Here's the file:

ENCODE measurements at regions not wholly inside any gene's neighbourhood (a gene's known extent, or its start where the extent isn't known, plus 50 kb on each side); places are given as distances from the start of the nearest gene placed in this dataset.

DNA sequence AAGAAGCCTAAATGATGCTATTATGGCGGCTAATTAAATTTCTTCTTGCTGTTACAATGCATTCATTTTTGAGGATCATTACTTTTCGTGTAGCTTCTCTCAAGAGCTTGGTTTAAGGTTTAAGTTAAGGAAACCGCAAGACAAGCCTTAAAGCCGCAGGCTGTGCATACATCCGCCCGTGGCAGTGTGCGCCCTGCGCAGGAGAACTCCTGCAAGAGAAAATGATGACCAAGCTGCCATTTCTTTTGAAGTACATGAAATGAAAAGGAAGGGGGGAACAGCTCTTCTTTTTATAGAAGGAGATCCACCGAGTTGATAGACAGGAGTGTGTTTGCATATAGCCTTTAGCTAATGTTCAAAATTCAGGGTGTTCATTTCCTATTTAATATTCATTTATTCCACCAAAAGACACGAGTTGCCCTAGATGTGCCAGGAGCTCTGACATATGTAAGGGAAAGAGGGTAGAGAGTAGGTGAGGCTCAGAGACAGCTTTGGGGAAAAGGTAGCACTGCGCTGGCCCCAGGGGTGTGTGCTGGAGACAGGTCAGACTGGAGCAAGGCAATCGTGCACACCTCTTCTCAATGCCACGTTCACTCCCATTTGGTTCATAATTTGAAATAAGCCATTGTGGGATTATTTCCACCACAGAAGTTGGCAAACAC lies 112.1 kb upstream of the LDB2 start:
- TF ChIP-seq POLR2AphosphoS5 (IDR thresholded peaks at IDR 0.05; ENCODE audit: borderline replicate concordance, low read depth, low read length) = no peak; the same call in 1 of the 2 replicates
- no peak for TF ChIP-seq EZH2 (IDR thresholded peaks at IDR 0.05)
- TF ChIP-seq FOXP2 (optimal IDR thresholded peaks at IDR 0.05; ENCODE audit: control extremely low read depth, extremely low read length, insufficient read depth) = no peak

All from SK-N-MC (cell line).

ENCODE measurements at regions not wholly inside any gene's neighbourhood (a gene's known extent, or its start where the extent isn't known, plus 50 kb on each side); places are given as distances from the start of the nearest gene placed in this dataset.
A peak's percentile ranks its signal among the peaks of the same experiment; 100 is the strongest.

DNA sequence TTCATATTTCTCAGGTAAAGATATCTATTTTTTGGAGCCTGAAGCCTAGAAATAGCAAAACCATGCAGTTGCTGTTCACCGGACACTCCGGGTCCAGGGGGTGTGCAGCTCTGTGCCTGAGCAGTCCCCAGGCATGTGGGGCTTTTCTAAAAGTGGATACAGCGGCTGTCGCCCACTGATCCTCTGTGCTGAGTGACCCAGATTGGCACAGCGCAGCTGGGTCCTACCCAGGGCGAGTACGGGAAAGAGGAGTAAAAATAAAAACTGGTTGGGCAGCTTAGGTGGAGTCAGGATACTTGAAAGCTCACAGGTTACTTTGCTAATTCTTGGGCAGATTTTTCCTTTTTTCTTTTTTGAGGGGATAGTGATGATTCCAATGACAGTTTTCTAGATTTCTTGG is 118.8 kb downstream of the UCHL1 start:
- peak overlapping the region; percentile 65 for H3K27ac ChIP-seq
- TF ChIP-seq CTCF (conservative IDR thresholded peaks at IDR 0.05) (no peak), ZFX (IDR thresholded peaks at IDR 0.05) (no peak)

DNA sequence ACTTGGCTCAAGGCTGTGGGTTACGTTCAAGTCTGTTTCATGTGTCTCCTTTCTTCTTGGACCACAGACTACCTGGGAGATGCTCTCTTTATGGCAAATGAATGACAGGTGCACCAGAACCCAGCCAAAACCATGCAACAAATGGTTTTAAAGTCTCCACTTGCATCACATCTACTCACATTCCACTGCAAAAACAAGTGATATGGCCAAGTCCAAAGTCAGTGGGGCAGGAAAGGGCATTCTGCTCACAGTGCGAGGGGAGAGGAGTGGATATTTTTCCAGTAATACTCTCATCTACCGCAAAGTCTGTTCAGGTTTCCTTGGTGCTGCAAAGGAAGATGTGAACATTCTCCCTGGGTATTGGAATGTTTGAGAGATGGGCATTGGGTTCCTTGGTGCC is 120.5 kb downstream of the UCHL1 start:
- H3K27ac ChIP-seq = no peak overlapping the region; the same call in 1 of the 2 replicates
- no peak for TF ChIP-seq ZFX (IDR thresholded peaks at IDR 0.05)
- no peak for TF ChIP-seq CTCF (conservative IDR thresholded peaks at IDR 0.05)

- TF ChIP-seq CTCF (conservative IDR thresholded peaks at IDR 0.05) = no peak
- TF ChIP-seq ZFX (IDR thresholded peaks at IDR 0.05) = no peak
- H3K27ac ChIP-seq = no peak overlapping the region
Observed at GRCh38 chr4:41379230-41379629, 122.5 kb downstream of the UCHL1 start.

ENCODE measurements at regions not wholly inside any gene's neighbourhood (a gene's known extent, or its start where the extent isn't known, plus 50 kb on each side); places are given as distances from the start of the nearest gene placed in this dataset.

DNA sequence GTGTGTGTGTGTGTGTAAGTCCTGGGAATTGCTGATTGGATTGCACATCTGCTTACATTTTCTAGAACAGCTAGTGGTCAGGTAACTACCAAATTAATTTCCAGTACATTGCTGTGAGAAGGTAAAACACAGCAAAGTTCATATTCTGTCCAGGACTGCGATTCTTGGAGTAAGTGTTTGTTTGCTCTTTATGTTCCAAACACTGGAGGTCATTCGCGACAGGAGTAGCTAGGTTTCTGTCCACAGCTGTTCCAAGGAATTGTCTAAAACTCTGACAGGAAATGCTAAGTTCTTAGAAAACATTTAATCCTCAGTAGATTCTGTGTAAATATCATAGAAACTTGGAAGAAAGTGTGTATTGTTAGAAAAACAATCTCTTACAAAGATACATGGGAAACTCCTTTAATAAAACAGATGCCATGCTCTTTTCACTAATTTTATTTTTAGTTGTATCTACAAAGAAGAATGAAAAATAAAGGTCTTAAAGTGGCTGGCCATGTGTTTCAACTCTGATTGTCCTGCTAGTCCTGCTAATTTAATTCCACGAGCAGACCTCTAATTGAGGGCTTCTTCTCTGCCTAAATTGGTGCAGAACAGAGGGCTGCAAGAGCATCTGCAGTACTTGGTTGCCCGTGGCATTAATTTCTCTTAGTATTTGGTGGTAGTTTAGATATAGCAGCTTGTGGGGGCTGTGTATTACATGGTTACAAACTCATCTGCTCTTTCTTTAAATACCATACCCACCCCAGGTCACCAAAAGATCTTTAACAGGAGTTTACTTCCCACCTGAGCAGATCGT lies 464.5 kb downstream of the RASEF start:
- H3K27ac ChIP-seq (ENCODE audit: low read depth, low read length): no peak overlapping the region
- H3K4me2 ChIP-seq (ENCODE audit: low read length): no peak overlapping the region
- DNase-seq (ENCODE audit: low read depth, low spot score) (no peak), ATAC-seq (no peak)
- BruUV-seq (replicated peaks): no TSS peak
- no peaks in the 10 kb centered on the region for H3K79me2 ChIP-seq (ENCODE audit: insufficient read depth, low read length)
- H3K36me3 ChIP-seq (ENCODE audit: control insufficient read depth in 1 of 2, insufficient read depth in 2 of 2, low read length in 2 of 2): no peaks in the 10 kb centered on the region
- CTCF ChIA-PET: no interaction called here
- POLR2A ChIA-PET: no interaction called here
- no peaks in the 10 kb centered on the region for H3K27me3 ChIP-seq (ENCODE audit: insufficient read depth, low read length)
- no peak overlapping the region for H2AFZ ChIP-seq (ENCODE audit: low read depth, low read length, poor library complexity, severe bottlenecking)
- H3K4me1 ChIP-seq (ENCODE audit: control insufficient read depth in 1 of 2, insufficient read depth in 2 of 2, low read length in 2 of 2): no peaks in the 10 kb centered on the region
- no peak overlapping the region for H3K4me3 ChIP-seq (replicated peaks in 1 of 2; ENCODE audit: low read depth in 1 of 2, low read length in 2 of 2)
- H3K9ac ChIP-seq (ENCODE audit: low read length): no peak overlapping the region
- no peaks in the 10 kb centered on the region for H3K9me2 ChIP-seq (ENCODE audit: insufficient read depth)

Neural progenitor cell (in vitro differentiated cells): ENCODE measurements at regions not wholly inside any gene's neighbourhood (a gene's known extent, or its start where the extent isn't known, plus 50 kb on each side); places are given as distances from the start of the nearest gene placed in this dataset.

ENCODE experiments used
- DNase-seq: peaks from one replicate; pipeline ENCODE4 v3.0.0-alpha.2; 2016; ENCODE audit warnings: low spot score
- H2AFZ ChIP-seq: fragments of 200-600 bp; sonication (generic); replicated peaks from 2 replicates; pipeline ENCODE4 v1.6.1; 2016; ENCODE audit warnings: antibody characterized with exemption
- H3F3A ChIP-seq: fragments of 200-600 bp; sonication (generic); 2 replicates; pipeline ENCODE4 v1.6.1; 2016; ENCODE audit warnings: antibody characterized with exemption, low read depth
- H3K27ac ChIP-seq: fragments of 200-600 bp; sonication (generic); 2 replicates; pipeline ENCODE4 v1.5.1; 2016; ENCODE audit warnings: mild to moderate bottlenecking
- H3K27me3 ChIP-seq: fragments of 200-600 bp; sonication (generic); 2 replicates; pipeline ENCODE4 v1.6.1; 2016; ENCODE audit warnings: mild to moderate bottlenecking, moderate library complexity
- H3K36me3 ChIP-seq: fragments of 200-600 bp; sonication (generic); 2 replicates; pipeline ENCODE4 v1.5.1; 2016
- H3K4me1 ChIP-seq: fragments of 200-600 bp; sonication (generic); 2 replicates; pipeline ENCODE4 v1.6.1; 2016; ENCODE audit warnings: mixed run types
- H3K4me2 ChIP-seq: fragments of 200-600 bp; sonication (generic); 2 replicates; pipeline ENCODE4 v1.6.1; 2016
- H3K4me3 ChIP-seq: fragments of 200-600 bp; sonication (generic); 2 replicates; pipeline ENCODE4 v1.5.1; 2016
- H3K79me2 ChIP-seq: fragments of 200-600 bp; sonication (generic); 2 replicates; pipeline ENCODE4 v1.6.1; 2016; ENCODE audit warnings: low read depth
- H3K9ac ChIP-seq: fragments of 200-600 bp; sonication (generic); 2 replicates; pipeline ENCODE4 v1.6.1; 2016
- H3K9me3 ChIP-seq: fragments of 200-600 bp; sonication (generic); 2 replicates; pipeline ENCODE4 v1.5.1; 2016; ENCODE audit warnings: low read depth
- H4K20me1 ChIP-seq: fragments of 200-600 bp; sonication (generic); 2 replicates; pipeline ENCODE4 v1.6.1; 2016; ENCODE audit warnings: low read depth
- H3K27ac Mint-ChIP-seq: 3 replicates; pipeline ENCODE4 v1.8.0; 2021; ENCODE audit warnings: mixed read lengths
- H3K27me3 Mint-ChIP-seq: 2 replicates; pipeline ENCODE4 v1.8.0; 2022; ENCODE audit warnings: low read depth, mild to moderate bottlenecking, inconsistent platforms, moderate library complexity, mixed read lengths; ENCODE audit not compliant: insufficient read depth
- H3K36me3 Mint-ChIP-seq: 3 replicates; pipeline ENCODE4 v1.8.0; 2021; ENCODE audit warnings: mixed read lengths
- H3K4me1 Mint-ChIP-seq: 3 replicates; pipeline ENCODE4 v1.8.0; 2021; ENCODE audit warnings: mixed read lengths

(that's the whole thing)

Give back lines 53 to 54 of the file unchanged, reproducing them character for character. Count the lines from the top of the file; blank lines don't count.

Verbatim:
- H3K36me3 Mint-ChIP-seq: 3 replicates; pipeline ENCODE4 v1.8.0; 2021; ENCODE audit warnings: mixed read lengths
- H3K4me1 Mint-ChIP-seq: 3 replicates; pipeline ENCODE4 v1.8.0; 2021; ENCODE audit warnings: mixed read lengths